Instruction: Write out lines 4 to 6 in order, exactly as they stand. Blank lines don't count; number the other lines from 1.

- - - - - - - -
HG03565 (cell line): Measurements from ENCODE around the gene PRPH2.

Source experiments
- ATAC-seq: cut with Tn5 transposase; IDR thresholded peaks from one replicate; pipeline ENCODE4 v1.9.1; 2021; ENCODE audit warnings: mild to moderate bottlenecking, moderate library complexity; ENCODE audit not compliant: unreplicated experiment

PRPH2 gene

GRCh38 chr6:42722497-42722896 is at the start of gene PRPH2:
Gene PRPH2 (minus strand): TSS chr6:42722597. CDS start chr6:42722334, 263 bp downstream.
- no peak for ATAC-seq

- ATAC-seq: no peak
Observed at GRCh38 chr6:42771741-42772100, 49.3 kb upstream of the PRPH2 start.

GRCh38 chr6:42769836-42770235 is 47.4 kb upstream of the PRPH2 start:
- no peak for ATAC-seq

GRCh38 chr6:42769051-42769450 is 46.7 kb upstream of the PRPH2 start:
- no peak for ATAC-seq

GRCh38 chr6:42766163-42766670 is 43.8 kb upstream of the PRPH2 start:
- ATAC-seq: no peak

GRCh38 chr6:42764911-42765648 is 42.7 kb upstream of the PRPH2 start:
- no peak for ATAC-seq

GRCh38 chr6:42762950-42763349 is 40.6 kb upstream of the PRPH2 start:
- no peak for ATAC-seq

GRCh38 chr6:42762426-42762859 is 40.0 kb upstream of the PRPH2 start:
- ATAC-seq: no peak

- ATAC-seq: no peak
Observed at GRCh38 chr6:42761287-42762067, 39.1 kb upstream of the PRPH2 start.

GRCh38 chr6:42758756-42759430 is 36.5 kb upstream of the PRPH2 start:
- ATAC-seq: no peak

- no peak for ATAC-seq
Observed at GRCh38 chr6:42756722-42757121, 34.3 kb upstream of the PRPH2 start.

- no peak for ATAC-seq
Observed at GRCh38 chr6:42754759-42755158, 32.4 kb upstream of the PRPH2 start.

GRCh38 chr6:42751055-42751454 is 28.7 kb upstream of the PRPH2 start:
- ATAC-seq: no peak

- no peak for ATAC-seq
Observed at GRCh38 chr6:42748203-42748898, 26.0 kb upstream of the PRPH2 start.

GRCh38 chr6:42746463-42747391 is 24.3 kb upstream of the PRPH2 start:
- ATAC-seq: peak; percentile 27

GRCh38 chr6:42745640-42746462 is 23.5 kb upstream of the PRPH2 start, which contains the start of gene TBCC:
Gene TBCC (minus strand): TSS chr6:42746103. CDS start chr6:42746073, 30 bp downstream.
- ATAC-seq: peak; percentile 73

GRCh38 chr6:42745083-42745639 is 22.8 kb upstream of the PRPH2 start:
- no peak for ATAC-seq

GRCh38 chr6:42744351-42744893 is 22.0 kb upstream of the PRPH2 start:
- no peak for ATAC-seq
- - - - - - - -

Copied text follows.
PRPH2 gene

GRCh38 chr6:42722497-42722896 is at the start of gene PRPH2:
Gene PRPH2 (minus strand): TSS chr6:42722597. CDS start chr6:42722334, 263 bp downstream.